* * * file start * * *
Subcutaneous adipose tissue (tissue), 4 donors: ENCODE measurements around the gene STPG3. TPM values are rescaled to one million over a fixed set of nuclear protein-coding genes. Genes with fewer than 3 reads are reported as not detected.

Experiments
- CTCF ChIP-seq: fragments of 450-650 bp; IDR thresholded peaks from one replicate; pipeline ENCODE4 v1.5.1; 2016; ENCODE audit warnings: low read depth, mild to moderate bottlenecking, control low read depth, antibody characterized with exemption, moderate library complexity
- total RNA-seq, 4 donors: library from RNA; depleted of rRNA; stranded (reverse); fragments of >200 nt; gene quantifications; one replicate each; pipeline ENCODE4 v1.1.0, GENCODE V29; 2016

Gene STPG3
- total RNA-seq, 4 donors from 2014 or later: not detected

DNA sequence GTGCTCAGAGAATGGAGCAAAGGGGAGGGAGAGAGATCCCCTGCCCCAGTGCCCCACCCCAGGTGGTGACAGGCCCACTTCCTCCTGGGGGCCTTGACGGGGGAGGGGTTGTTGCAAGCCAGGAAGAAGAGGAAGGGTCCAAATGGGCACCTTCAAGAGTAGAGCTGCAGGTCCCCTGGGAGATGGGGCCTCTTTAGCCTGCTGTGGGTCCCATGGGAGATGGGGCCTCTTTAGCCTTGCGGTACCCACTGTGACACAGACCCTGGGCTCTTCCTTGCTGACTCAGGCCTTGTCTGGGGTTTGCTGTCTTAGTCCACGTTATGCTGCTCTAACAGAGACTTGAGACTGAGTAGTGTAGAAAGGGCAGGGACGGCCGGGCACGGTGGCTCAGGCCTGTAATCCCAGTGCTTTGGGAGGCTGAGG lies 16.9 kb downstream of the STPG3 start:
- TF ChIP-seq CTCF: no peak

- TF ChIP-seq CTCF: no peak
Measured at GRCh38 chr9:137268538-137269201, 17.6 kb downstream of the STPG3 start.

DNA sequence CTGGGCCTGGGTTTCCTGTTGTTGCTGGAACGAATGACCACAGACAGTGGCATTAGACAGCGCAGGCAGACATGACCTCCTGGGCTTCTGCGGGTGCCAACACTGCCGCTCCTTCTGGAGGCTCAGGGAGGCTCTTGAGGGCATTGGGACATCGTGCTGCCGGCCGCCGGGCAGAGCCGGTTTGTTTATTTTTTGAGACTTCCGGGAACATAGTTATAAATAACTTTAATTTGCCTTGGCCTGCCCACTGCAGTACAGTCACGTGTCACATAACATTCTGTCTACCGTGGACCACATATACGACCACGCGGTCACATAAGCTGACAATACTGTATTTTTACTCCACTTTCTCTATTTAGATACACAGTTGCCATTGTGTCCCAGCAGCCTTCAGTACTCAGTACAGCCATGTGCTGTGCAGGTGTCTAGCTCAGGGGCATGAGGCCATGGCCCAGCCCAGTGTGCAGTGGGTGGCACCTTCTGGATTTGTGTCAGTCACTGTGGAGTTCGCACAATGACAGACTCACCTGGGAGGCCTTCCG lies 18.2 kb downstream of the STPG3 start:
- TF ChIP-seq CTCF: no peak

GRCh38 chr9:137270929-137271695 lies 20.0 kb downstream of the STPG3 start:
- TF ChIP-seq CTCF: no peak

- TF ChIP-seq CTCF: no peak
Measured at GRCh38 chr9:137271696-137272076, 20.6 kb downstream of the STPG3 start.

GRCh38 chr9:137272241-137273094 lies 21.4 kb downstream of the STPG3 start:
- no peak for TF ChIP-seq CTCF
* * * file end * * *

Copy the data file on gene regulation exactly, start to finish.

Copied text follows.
Subcutaneous adipose tissue (tissue), 4 donors: ENCODE measurements around the gene STPG3. TPM values are rescaled to one million over a fixed set of nuclear protein-coding genes. Genes with fewer than 3 reads are reported as not detected.

Experiments
- CTCF ChIP-seq: fragments of 450-650 bp; IDR thresholded peaks from one replicate; pipeline ENCODE4 v1.5.1; 2016; ENCODE audit warnings: low read depth, mild to moderate bottlenecking, control low read depth, antibody characterized with exemption, moderate library complexity
- total RNA-seq, 4 donors: library from RNA; depleted of rRNA; stranded (reverse); fragments of >200 nt; gene quantifications; one replicate each; pipeline ENCODE4 v1.1.0, GENCODE V29; 2016

Gene STPG3
- total RNA-seq, 4 donors from 2014 or later: not detected

DNA sequence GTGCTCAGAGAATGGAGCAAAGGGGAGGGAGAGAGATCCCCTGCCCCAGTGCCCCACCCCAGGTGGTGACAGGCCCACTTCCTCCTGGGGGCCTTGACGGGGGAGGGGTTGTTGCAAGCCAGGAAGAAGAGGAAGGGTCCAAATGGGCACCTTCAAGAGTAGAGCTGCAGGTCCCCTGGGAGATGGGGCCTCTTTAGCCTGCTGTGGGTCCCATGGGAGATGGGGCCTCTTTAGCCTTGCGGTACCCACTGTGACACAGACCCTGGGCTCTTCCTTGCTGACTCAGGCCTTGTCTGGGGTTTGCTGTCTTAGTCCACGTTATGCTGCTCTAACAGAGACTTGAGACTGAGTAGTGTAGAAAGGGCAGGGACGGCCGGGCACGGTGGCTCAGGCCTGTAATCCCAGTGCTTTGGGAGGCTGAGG lies 16.9 kb downstream of the STPG3 start:
- TF ChIP-seq CTCF: no peak

- TF ChIP-seq CTCF: no peak
Measured at GRCh38 chr9:137268538-137269201, 17.6 kb downstream of the STPG3 start.

DNA sequence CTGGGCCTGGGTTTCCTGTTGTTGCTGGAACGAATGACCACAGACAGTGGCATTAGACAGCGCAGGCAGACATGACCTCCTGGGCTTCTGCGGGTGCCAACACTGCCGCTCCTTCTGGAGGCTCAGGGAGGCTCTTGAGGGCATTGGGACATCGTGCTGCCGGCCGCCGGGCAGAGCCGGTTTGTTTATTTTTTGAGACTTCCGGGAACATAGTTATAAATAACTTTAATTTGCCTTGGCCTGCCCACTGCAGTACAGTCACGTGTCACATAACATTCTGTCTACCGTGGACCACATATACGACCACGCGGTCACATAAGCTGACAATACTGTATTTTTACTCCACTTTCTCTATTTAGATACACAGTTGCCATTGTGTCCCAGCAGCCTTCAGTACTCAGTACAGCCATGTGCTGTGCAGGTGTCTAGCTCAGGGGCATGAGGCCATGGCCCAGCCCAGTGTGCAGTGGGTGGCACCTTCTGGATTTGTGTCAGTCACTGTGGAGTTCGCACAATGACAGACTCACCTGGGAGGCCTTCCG lies 18.2 kb downstream of the STPG3 start:
- TF ChIP-seq CTCF: no peak

GRCh38 chr9:137270929-137271695 lies 20.0 kb downstream of the STPG3 start:
- TF ChIP-seq CTCF: no peak

- TF ChIP-seq CTCF: no peak
Measured at GRCh38 chr9:137271696-137272076, 20.6 kb downstream of the STPG3 start.

GRCh38 chr9:137272241-137273094 lies 21.4 kb downstream of the STPG3 start:
- no peak for TF ChIP-seq CTCF